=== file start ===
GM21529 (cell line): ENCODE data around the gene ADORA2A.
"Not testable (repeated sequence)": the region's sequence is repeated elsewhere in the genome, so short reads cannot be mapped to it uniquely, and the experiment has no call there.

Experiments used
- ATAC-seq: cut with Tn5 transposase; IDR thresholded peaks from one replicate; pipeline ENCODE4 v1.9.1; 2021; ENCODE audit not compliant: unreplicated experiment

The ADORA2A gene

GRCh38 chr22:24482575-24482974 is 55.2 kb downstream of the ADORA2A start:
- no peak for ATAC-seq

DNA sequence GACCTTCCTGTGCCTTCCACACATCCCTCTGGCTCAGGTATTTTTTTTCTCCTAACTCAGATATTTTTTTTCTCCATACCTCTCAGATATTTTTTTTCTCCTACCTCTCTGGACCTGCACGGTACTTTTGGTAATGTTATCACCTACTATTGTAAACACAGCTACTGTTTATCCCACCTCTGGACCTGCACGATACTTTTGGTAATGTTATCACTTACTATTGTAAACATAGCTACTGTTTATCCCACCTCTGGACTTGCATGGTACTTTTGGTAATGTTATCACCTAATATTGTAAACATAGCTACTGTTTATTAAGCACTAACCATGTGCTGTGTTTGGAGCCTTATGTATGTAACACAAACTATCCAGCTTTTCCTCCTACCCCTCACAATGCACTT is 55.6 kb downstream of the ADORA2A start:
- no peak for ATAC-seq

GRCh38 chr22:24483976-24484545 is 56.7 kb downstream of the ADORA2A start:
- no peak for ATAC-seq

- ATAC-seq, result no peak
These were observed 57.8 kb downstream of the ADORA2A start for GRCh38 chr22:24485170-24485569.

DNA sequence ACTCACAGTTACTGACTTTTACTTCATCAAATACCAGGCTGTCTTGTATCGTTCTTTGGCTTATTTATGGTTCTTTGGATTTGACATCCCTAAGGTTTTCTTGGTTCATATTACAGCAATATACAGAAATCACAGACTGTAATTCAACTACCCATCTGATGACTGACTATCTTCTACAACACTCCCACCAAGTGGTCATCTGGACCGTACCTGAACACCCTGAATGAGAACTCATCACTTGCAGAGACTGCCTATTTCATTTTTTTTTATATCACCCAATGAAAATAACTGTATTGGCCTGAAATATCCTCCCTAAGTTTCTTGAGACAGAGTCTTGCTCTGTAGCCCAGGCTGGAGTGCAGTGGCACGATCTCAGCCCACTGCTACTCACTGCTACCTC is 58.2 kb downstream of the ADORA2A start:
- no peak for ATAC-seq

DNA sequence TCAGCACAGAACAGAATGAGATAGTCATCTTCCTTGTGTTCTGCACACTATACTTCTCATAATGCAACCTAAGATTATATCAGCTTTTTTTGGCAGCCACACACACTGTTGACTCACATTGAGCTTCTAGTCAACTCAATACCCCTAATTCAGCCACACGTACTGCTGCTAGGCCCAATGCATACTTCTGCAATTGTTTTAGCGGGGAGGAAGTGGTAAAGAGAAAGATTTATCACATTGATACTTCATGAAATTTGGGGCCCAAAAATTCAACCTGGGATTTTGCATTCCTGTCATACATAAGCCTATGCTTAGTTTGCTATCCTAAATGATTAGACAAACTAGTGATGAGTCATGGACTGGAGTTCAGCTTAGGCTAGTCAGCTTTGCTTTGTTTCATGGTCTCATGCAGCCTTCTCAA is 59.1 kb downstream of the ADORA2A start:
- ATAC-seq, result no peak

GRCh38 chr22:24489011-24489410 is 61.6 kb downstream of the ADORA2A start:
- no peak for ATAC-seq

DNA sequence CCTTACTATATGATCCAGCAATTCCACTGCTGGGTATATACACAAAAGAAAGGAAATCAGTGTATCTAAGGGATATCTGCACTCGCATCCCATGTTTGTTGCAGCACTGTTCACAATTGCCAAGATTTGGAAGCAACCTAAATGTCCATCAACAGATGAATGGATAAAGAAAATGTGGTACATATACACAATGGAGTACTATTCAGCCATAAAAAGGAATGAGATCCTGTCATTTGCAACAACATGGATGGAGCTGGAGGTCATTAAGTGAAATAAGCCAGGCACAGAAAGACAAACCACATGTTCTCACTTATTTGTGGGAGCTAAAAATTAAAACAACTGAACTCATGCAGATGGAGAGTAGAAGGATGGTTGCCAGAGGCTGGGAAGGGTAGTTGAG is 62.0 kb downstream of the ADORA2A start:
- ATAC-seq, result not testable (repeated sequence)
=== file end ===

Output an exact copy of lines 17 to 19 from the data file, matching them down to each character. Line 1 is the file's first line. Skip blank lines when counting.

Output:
- ATAC-seq, result no peak

GRCh38 chr22:24489011-24489410 is 61.6 kb downstream of the ADORA2A start:
- no peak for ATAC-seq